For thoughts greater than 280 characters.

Balancing Security and Your On-Call Rotation Using Deputize

14 April 2017

Threat Stack, like many other Software-as-a-Service providers, has an on-call rotation. During any week, two members of our engineering organization are tasked with responding to alerts across the platform they build and maintain. These two engineers are also responsible for a myriad of other services as well that provide support to the infrastructure: services that provide metrics and monitoring, log capture and collection, authentication, etc.

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Five Lessons We Learned on Our Way to Centralized Authentication

25 October 2016

In many startups, centralized authentication is a “future us” problem. Setting up centralized auth is useful for managing your network, but requires time, domain knowledge, and patience to get many of the technical solutions working. Compare this with the ease of user management via configuration management (CM) tools that your DevOps teams are already using - they work well enough (and, did we mention, are already in place?) - so it makes total sense that many organizations “punt” on this issue.

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Protecting Sensitive Credentials by Sharing Secrets in the Cloud

06 October 2016

In the life of many organizations, developers and operations people need credentials that they can use in case of emergency — when, for example, your external authentication services (either your multi-factor service or your internal directory) experience an outage. The existence of these accounts presents a problem, however: one of the best ways for an adversary to ruin your organization is to compromise the login credentials of an account that is on every machine in your infrastructure.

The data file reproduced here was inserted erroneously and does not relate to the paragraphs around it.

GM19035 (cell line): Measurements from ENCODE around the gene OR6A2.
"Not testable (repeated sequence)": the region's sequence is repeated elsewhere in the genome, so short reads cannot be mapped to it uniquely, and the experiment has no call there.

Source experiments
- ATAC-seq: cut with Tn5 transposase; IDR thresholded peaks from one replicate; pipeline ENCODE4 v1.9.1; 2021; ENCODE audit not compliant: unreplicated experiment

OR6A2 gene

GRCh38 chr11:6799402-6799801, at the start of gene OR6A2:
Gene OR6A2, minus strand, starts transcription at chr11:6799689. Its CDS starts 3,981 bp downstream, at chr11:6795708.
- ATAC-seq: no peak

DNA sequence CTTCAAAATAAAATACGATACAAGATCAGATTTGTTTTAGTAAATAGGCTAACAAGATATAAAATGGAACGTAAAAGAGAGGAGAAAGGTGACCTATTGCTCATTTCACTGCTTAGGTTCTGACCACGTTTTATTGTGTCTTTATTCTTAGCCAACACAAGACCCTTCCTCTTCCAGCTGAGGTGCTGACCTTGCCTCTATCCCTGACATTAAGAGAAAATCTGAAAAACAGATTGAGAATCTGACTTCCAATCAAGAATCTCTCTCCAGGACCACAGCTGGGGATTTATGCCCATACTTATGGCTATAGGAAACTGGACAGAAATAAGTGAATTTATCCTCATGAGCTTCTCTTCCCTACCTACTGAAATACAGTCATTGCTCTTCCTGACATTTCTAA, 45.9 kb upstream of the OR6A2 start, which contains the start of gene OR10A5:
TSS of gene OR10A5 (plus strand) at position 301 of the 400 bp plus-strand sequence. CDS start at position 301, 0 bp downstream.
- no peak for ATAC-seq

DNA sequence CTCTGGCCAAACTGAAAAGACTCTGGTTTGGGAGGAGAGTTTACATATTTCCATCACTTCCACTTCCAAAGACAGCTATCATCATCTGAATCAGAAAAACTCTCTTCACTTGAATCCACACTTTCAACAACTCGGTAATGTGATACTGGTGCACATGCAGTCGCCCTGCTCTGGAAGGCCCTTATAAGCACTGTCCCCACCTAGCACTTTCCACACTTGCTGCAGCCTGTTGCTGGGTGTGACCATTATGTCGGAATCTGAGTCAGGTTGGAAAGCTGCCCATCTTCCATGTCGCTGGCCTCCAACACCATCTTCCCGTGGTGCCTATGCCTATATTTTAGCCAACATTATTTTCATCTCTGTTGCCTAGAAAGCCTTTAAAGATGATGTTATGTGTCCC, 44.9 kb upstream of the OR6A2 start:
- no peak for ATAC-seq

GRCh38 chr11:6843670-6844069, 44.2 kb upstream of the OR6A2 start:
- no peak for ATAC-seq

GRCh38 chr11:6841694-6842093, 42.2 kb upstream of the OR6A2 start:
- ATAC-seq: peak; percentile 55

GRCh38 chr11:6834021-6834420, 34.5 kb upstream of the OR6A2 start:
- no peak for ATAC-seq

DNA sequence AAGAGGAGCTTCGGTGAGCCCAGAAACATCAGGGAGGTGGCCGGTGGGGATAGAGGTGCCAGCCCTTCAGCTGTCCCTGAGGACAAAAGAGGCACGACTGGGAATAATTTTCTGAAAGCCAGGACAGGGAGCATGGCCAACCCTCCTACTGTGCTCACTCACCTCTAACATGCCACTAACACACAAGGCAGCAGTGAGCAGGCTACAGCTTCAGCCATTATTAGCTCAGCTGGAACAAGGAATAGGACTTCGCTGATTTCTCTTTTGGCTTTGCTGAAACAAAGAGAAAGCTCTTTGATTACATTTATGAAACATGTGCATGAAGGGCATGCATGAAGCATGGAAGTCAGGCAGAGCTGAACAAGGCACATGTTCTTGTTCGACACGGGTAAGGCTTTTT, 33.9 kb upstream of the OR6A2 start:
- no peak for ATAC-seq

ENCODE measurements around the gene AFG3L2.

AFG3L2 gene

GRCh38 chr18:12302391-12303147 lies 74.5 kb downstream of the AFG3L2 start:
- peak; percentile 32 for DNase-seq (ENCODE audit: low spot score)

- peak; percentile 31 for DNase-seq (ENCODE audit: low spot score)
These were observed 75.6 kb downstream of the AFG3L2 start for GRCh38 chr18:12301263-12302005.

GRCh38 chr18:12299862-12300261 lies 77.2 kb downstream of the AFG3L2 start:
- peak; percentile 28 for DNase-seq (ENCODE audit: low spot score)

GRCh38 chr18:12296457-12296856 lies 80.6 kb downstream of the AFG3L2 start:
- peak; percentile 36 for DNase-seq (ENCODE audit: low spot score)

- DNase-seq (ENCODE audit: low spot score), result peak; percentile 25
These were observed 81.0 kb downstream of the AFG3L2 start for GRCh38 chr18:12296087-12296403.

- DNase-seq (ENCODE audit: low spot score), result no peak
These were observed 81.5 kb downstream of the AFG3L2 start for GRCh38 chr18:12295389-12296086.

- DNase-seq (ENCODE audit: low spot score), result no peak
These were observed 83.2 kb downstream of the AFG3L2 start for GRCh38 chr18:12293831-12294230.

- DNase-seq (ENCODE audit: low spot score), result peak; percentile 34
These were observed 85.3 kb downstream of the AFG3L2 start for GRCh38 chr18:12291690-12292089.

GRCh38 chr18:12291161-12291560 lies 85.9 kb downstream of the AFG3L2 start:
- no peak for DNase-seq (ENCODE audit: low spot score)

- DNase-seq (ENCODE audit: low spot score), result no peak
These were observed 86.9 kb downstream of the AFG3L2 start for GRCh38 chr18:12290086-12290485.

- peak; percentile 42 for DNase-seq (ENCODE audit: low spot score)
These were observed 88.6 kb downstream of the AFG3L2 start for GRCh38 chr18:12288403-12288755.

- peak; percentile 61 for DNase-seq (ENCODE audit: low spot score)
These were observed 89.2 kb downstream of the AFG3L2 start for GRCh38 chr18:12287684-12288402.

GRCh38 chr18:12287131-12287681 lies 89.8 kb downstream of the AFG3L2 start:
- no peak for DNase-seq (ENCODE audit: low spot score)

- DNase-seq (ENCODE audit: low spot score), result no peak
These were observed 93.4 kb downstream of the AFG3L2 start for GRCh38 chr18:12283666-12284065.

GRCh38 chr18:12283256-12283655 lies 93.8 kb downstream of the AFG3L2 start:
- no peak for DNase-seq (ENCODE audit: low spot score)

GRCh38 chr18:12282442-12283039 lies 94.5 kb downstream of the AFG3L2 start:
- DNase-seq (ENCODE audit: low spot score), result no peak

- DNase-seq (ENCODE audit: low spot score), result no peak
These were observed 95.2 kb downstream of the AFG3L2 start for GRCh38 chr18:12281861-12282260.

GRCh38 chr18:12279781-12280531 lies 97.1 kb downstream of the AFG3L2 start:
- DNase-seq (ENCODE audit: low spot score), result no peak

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Software is Eating the Ops World

02 May 2016

One thing I’ve thought a lot about is how the role of the system administrator is changing. This reflection was prompted by a couple of things: one, I’m a co-chair for talks at one of the longest running system administration conferences, so I should probably think about this kind of thing seriously when planning what talks we’ll accept, etc. The other thing, though, is that I’ve read what some peers have had to say about the tone of the Google Site Reliability Engineering (SRE) book. My own interpretation is that the book thinks of traditional system administrators as “button pushers” who solely operate something that someone else gave them; similar to what you see in many large organization IT departments. There’s a heavy emphasis on Engineering™, which isn’t present in large organization IT departments. I haven’t really dug in to the book – so I’m going to leave those thoughts here and circle back in a few.

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Docker and CentOS4

06 July 2014

As much as we would want a world in which all applications were updated regularly and licensed sanely, that is not the world we live in. Some applications cost several hundreds of thousands of dollars (per seat!) and their users expect to be able to use them into the future, even after the vendor has moved on.

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